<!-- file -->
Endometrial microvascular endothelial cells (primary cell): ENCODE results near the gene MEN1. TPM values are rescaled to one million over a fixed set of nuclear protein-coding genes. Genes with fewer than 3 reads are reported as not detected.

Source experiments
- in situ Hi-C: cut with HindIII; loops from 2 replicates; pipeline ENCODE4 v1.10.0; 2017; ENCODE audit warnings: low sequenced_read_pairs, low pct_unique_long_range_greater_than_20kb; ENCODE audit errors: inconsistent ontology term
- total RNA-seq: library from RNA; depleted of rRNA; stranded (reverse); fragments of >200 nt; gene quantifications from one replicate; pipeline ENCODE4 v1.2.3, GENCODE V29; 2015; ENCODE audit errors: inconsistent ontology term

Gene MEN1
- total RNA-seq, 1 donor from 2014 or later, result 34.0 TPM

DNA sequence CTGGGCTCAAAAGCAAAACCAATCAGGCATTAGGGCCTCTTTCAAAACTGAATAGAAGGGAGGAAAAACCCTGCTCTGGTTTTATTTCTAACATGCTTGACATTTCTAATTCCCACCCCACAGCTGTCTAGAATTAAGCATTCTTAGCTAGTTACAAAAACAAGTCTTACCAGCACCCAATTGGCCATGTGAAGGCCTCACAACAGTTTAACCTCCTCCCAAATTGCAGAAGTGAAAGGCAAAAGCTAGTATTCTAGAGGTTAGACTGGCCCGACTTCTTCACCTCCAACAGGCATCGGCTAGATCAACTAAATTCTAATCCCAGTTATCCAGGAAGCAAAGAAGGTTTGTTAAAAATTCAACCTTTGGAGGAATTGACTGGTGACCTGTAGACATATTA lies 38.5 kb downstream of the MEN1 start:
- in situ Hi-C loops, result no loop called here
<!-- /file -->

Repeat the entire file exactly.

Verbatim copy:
Endometrial microvascular endothelial cells (primary cell): ENCODE results near the gene MEN1. TPM values are rescaled to one million over a fixed set of nuclear protein-coding genes. Genes with fewer than 3 reads are reported as not detected.

Source experiments
- in situ Hi-C: cut with HindIII; loops from 2 replicates; pipeline ENCODE4 v1.10.0; 2017; ENCODE audit warnings: low sequenced_read_pairs, low pct_unique_long_range_greater_than_20kb; ENCODE audit errors: inconsistent ontology term
- total RNA-seq: library from RNA; depleted of rRNA; stranded (reverse); fragments of >200 nt; gene quantifications from one replicate; pipeline ENCODE4 v1.2.3, GENCODE V29; 2015; ENCODE audit errors: inconsistent ontology term

Gene MEN1
- total RNA-seq, 1 donor from 2014 or later, result 34.0 TPM

DNA sequence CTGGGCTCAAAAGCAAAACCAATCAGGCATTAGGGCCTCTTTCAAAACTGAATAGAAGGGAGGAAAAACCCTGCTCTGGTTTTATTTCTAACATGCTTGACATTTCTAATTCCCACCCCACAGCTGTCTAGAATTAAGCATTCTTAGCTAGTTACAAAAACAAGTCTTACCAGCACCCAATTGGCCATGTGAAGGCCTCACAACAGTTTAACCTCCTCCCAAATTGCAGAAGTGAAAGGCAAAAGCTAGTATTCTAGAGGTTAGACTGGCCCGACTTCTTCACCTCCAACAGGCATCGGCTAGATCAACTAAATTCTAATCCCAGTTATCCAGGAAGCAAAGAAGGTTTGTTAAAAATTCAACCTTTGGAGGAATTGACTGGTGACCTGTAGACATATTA lies 38.5 kb downstream of the MEN1 start:
- in situ Hi-C loops, result no loop called here